RAMBERT Dance Company’s new production is a melting pot of distinct artistic elements, but, finds Kelly Apter, it’s a happy and successful union.
IT’S an hour before curtain up, and Mark Baldwin, artistic director of Rambert Dance Company, is talking to a rapt audience. Collaboration, he tells them, has been the cornerstone of Rambert since its debut performance in 1926.
A short while later, Baldwin’s words become reality when the dancers take to the stage to perform Irish choreographer Marguerite Donlon’s Labyrinth of Love – an illustration of successful collaboration if ever there was one.
With visual design by British artist Mat Collishaw and music by Grammy Award-winning composer Michael Daugherty, set to poetry and prose by female writers throughout history, Labyrinth of Love is quite the melting pot. What surprises most, though, is how well these very distinct artistic elements sit alongside each other.
“That was absolutely my first priority,” says Donlon in her soft brogue. “When I’m doing a collaboration I try to knit things together. So even if you have three very different genres and opinions, the task of the leader of the project is to bring them together, so the audience can feel the connections.”
An extra layer comes in the form of Conor Murphy’s costume design, which finds the dancers wearing very little to start with, then covered in small pieces of white material. From an audience perspective, minimal costumes equal more opportunities to see how a dancer’s body works – followed by outfits that catch the light and move with a life of their own. But, as with every artistic decision, there’s much more to it than that.
“The bits of material represent blank pieces of paper,’ explains Donlon. “Before you write a poem, you start with an empty page. When the dancers stand still, they’re basically blank pieces of paper – but as soon as they move, the paper starts to have its own poetic life through their movement. Of course I don’t know if the audience gets that – but that was the thought process behind it.”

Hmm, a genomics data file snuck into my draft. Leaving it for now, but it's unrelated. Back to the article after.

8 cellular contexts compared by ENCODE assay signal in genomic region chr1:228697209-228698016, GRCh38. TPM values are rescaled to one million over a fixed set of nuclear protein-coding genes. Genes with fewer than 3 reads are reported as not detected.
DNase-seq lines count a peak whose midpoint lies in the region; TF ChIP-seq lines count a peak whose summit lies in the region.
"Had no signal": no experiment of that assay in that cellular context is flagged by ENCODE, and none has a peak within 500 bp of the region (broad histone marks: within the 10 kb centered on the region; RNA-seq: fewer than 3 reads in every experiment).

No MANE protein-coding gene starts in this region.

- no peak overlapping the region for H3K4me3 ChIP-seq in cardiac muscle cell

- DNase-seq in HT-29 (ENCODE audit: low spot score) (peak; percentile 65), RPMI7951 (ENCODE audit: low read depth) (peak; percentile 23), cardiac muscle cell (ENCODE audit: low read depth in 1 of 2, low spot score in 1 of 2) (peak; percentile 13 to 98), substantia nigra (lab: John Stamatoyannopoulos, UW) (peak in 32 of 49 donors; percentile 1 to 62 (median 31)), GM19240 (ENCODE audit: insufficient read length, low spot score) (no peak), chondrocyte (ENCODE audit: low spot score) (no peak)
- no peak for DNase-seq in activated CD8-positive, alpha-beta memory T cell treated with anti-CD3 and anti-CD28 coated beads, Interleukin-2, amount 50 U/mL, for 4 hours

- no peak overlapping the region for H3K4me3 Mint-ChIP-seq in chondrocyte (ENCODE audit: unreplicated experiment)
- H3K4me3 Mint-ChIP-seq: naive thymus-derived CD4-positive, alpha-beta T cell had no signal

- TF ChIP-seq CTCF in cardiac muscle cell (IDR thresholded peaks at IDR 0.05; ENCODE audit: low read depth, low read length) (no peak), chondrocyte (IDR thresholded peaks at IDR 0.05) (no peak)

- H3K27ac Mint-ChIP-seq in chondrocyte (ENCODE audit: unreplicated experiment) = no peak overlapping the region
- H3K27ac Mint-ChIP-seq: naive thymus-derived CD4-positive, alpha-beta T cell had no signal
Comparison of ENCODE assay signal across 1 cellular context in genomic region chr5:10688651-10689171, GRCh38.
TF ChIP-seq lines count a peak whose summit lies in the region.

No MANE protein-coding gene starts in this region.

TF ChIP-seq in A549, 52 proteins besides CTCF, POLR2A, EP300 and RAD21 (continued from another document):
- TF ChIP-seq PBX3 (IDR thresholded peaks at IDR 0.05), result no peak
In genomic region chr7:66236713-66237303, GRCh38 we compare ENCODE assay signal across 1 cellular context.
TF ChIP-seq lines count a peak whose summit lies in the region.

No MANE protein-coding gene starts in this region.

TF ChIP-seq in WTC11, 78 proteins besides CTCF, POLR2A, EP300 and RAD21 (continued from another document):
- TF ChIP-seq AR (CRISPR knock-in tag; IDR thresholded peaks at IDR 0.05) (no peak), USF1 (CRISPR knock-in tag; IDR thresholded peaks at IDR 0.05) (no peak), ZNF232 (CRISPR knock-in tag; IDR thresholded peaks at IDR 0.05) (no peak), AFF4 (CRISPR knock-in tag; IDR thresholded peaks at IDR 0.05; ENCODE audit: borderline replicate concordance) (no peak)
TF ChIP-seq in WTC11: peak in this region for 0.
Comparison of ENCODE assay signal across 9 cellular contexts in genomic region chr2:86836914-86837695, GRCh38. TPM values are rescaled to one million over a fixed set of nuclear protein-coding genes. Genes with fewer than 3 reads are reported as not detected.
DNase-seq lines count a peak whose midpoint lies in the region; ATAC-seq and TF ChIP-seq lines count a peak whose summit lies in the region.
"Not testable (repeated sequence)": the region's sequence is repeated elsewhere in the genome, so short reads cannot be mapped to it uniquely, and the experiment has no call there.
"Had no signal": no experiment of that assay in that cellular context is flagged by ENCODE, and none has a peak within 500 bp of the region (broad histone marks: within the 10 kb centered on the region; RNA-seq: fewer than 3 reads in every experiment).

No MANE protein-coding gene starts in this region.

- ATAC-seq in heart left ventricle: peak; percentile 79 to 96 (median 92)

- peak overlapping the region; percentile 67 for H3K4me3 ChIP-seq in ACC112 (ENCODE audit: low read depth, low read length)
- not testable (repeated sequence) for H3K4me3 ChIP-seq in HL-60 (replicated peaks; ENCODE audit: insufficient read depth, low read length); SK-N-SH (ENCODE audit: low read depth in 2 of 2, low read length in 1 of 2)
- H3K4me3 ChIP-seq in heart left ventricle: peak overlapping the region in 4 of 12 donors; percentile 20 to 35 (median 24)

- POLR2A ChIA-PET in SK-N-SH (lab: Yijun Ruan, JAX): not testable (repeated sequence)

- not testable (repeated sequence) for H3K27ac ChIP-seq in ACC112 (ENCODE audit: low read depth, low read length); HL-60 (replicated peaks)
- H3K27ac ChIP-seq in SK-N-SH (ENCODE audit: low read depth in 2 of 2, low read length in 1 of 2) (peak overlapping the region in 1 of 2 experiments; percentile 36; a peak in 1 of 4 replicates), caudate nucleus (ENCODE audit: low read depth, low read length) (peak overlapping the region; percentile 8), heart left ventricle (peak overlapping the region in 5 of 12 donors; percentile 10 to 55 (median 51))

One of the Young British Artists who took the visual art scene by storm in the late 1980s, Mat Collishaw is known for his uncompromising video and photography. But when you’re providing the background for a group of dancers, being centre stage yourself isn’t an option.
“It was such a pleasure to work with Mat, because there was never a point when he tried to push his work first,” says Donlon. “We all knew that the dancers had to be in the foreground. I work with video a lot, and it only makes sense if it enhances the movement.”
The solution was to use a range of images, moving in slow motion or panning out to reveal larger versions, so that the audience can register Collishaw’s work but not be consumed by it. Because as Donlon says, “if it starts to take over, there’s a problem.”
If Labyrinth of Love is already sounding full, then wait, there’s more. Michael Daugherty’s score is sung live by an operatic vocalist, who weaves in and out of the dancers across the stage. Sopranos Kirsty Hopkins and Sarah Gabriel are taking the role in turns throughout Rambert’s UK tour, and as with the visual element, Donlon had to work closely with them to keep the emphasis in the right place.
“When I met Kirsty and Sarah, I was really impressed with them,” she says. “Not just because of how they sang, but they were so open and willing to be on stage with the dancers – they blended in very well and looked like one of the team. So that’s when I first thought it would be nice to include them, to allow the audience to see where the voice is coming from. But again it was a great balancing act to feature the singer, but take care they don’t get the entire focus.”
Spanning 2,000 years, the text sung during the show includes sonnets from Victorian English poet Elizabeth Barrett Browning, an ancient fragment from Greek lyric poet Sappho, and Liz’s Lament, a reflection on marriage to Richard Burton by Elizabeth Taylor. Diverse works, with one common factor – love. The way Daugherty interpreted the text led to a musical score that is at turns poignant, sensual and fun, just like the emotion behind it.
“Love is everything – it’s funny, sad, tragic, beautiful,” says Donlon. “Some of the music Michael composed was playful, which was great because it gave me another colour to the whole aspect of love. I enjoy a bit of humour because for me, dance on stage represents life, and life is not just one way.”
The singers were present throughout the rehearsal process, which not only meant they became integral to the choreography, but it allowed the dancers to fully absorb the music and text. That, and the very personal subject matter of love won and lost, has resulted in the dancers giving even more of themselves than usual.
“As a choreographer I’m a communicator,” says Donlon. “So I want to create a piece that will speak to the people who are watching it. But to do that, I need the dancers to be convinced about what they’re doing, because otherwise the audience isn’t going to be.”
• Rambert Dance Company, Theatre Royal, Glasgow, today until Saturday; Eden Court Theatre, Inverness, 19-20 March; Edinburgh Festival Theatre, 9-10 April. www.rambert.org.uk